Kathryn verður hér á landi í nokkra daga en gefur sér tíma til þess að skoða eina AHC sjúklinginn á Íslandi, Sunnu Valdísi Sigurðardóttir og einnig ætlar hún sér að hlaupa í Reykjavíkurmaraþoninu ásamt syni sínum og frænda.

Þegar Sunna Valdís lenti inn á spítala árið 2008 með óstöðvandi AHC köst þá var það ráðleggingar frá Dr. Swoboda sem björguðu lífi Sunnu Valdísar.

Sunna var búin að vera í hrikalegum köstum í 11 daga og gat ekki lengur borðað, gengið, var með ósjálfráðar hreyfingar og læknarnir á Íslandi höfðu engin ráð. Sunna var að fá yfir 50 köst á dag og hrakaði stöðugt.

Faðir Sunnu, Sigurður Hólmar fékk gsm símanúmer hjá Dr. Swoboda gegnum Bandarísku AHC samtökin.

Dr. Swoboda svaraði símanum þrátt fyrir að vera í sumarfríi og leiðbeindi svo íslensku taugalæknunum hvernig væri best að taka næstu skref. Sunna var svæfð og haldið sofandi í 4 daga. Þegar hún var vakin þá hélt hún áfram að fá köstin en svo fækkaði þeim og að lokum stoppuðu þau eftir nokkra daga. Sunna þurfi að vera í stífri enduhæfingu í 3 mánuði á eftir til þess að læra að, borða, ganga og hreyfa sig eðlilega aftur.

Það er nokkuð ljóst að án ráðlegginga Dr. Swoboda þá hefði Sunna Valdís ekki lifað þetta af….

Allar götur síðan hefur Dr Swoboda ráðlagt með umönnun Sunnu Valdísar.

Hérna er hægt að heita á Dr. Kathryn

Human Timebombs wins another award

„Human Timebombs“ has won the title for Best Global Impact Award for the 7th edition of Move Me Productions’ Festival.“

Congratulations Agusta Fanney, this is the 4th award the film receives. We could not be happier 🙂

#humantimebombs #raredisease #rareconnect

6th Symposium on ATP1A3 in Disease

6th Symposium on ATP1A3 in Disease will be held in September 21 and 22, 2017 in Tachikawa, Tokyo, Japan

The 1st Symposium on ATP1A3 in Disease was held in Brussels, Belgium in December 2012, when it was first discovered that alternating hemiplegia of childhood (AHC) was caused by ATP1A3 mutations. Since then the symposiums have been held in Europe and the US. This is the first time that the symposium will be held in Asia. We hope that doctors and researchers who are interested in this field and many family members will attend the symposium.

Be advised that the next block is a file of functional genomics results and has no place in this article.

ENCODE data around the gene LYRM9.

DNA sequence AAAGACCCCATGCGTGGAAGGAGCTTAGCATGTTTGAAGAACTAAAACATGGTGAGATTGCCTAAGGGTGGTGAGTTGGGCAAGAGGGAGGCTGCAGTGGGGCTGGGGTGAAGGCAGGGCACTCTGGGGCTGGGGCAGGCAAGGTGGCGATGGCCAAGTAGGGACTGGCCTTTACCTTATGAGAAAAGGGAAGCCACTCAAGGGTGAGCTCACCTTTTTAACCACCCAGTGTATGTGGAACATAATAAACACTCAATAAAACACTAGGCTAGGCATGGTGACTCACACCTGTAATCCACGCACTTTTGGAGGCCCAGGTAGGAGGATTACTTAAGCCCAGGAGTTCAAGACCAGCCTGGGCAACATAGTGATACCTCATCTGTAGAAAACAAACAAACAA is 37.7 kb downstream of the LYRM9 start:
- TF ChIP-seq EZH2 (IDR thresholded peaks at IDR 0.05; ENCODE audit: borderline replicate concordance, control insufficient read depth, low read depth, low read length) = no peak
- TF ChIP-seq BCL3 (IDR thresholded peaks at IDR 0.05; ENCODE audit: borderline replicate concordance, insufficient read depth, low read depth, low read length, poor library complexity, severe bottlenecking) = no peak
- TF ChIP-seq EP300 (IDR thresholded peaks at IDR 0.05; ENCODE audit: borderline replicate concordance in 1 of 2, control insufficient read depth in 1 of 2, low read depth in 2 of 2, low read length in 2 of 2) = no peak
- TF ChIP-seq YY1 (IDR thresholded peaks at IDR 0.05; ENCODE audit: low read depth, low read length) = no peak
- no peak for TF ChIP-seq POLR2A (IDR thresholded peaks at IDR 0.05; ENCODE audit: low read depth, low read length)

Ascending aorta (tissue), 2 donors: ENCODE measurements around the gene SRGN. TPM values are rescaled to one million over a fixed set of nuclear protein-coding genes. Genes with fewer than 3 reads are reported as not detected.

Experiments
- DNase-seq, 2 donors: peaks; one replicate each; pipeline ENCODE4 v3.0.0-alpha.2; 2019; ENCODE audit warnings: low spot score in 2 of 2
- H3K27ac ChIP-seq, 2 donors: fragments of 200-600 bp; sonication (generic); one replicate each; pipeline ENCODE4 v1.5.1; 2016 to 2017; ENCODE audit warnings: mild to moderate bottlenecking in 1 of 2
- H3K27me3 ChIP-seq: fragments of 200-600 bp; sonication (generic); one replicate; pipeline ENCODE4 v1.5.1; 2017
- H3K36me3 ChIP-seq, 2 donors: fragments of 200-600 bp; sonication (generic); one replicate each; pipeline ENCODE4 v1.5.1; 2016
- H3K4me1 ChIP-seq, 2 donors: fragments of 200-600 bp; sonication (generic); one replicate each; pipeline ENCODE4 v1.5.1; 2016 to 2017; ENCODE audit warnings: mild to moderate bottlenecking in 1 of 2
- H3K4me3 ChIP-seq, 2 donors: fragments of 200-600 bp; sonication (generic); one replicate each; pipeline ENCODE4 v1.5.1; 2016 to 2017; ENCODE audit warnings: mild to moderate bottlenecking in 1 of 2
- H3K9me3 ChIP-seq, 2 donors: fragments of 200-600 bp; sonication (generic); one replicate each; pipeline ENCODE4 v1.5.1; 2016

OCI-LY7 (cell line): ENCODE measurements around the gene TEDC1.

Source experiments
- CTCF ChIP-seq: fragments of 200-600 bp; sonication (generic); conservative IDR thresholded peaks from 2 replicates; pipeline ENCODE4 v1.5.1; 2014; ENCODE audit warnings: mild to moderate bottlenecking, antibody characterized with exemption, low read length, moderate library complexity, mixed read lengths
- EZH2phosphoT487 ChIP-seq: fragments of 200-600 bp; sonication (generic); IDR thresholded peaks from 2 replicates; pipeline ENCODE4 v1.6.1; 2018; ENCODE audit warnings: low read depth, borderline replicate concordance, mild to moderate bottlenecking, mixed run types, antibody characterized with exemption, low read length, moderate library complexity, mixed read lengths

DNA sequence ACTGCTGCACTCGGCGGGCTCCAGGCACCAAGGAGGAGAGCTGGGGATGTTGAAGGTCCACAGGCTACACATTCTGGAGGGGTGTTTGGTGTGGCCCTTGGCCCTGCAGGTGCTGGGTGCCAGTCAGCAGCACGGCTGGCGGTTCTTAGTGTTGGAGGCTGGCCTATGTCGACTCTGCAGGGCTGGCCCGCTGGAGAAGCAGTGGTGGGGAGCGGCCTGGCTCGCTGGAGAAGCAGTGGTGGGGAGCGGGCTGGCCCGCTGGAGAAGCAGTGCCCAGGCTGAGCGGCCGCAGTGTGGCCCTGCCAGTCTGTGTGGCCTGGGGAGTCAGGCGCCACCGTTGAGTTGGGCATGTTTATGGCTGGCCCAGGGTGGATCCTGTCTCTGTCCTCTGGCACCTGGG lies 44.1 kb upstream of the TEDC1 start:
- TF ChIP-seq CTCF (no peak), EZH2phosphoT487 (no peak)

ATP1A3 encodes the Na+/K+-ATPase α3 subunit which is expressed mainly in the central nervous system. Na+/K+-ATPase is an essential transmembrane protein, which is ubiquitously expressed in all animal cell membranes. The Na+/K+-ATPase transports and exchanges 3Na+ and 2K+ through the plasma membrane using energy from an ATP. This pump function was discovered 60 years ago (1957), and it is said that 30% of cellular ATPs are used by Na+/K+-ATPase in living creatures.

Thirteen years ago (2004), the first human disease caused by ATP1A3 mutations was discovered. It was rapid-onset dystonia–parkinsonism (RDP), which mainly occurs in adulthood. Eight years later (2012), three independent research groups (Heinzen et al, Rosewich et al, and Ishii et al) reported that AHC was caused by ATP1A3 mutations. AHC mainly occurs in early childhood. Since then several rare conditions other than RDP or AHC have been demonstrated to be caused by ATP1A3 mutations. In this symposium, we would like to discuss the physiological functions of the Na+/K+-ATPase, the characteristics of ATP1A3-related diseases, and the possible new treatment methods for ATP1A3-related diseases.

Four AHC associations fund international AHC patient registry


AHC Vereniging Nederland, AHC UK support groupCure AHC and the AHC Association of Iceland have joined forces to fund the IAHCRC-CLOUD platform which will be operated by the International AHC Research Consortium in collaboration with patient driven AHC associations.
This project is headed by Rosaria Vavassori who is the IAHCRC Data Manager and will be crucial for new studies, trials and collecting of information for the international AHC community.

The IAHCRC-CLOUD platform will be developed by the IEMEST Institute

The IAHCRC International Consortium for the Research on AHC and other ATP1A3 related diseases was created officially on November 2014

The Consortium involves clinicians, geneticists and researchers working at University centers in Europe, USA and Australia; it works in close collaboration with health professionals and patients

IAHCRC-CLOUD Platform is an on-line platform that collects and hosts data from IAHCRC Centers and from external sources and shares them for the IAHCRC Studies and Projects. The registry is Accessible to Researchers, Clinicians and Patients

AHC samtökin óska eftir styrk

Fyrir sjaldgæfa sjúkdóma er nauðsynlegt að hafa nákvæma sjúklingaskrá sem rannsakendur og læknar geta dregið upplýsingar úr þegar verið er að vinna að rannsóknum.

AHC samtökin á Íslandi vilja styðja við alþjóðlega rannsóknarhópinn IAHCRC sem er búinn að undirbúa gerð sjúklingarskrár en vantar fjármagn til þess að klára verkefnið
Verkefnið þarf 20.000 Evrur eða um 2.3m isk og óskum við hér með eftir stuðningsaðila/aðilum sem væru tilbúnir að hjálpa til við að láta þetta mikilvæga verkefni verða að veruleika.
Þeir sem hafa áhuga hafi samband í síma 8989097 eða sendi email á